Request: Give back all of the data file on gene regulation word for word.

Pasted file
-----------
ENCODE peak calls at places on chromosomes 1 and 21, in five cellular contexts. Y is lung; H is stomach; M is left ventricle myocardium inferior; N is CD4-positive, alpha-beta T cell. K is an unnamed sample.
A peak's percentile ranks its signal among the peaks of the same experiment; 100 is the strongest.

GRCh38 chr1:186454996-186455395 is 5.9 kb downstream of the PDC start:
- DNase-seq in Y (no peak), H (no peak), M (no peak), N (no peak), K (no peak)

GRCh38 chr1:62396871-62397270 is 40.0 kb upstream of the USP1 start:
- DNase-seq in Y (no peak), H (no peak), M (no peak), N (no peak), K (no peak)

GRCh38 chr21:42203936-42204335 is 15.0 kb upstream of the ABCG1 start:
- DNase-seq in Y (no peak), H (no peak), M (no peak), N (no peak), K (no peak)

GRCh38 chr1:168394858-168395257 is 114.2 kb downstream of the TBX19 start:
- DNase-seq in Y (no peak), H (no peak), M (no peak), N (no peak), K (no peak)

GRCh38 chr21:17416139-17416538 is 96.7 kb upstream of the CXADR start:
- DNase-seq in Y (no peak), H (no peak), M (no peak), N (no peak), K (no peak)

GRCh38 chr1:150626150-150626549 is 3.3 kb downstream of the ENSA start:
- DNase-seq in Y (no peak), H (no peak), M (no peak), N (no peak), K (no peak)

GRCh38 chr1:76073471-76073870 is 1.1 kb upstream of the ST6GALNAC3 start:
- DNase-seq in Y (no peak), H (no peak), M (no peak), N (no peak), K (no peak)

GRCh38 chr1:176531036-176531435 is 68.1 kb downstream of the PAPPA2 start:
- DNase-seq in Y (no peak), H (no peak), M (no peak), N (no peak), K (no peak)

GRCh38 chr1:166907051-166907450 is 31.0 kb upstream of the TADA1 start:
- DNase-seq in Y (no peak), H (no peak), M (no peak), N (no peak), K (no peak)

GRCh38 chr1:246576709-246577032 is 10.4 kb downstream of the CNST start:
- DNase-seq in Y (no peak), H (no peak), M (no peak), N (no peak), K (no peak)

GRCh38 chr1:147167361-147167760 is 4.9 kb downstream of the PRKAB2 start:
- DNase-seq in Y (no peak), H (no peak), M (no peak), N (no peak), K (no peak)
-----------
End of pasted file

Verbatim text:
ENCODE peak calls at places on chromosomes 1 and 21, in five cellular contexts. Y is lung; H is stomach; M is left ventricle myocardium inferior; N is CD4-positive, alpha-beta T cell. K is an unnamed sample.
A peak's percentile ranks its signal among the peaks of the same experiment; 100 is the strongest.

GRCh38 chr1:186454996-186455395 is 5.9 kb downstream of the PDC start:
- DNase-seq in Y (no peak), H (no peak), M (no peak), N (no peak), K (no peak)

GRCh38 chr1:62396871-62397270 is 40.0 kb upstream of the USP1 start:
- DNase-seq in Y (no peak), H (no peak), M (no peak), N (no peak), K (no peak)

GRCh38 chr21:42203936-42204335 is 15.0 kb upstream of the ABCG1 start:
- DNase-seq in Y (no peak), H (no peak), M (no peak), N (no peak), K (no peak)

GRCh38 chr1:168394858-168395257 is 114.2 kb downstream of the TBX19 start:
- DNase-seq in Y (no peak), H (no peak), M (no peak), N (no peak), K (no peak)

GRCh38 chr21:17416139-17416538 is 96.7 kb upstream of the CXADR start:
- DNase-seq in Y (no peak), H (no peak), M (no peak), N (no peak), K (no peak)

GRCh38 chr1:150626150-150626549 is 3.3 kb downstream of the ENSA start:
- DNase-seq in Y (no peak), H (no peak), M (no peak), N (no peak), K (no peak)

GRCh38 chr1:76073471-76073870 is 1.1 kb upstream of the ST6GALNAC3 start:
- DNase-seq in Y (no peak), H (no peak), M (no peak), N (no peak), K (no peak)

GRCh38 chr1:176531036-176531435 is 68.1 kb downstream of the PAPPA2 start:
- DNase-seq in Y (no peak), H (no peak), M (no peak), N (no peak), K (no peak)

GRCh38 chr1:166907051-166907450 is 31.0 kb upstream of the TADA1 start:
- DNase-seq in Y (no peak), H (no peak), M (no peak), N (no peak), K (no peak)

GRCh38 chr1:246576709-246577032 is 10.4 kb downstream of the CNST start:
- DNase-seq in Y (no peak), H (no peak), M (no peak), N (no peak), K (no peak)

GRCh38 chr1:147167361-147167760 is 4.9 kb downstream of the PRKAB2 start:
- DNase-seq in Y (no peak), H (no peak), M (no peak), N (no peak), K (no peak)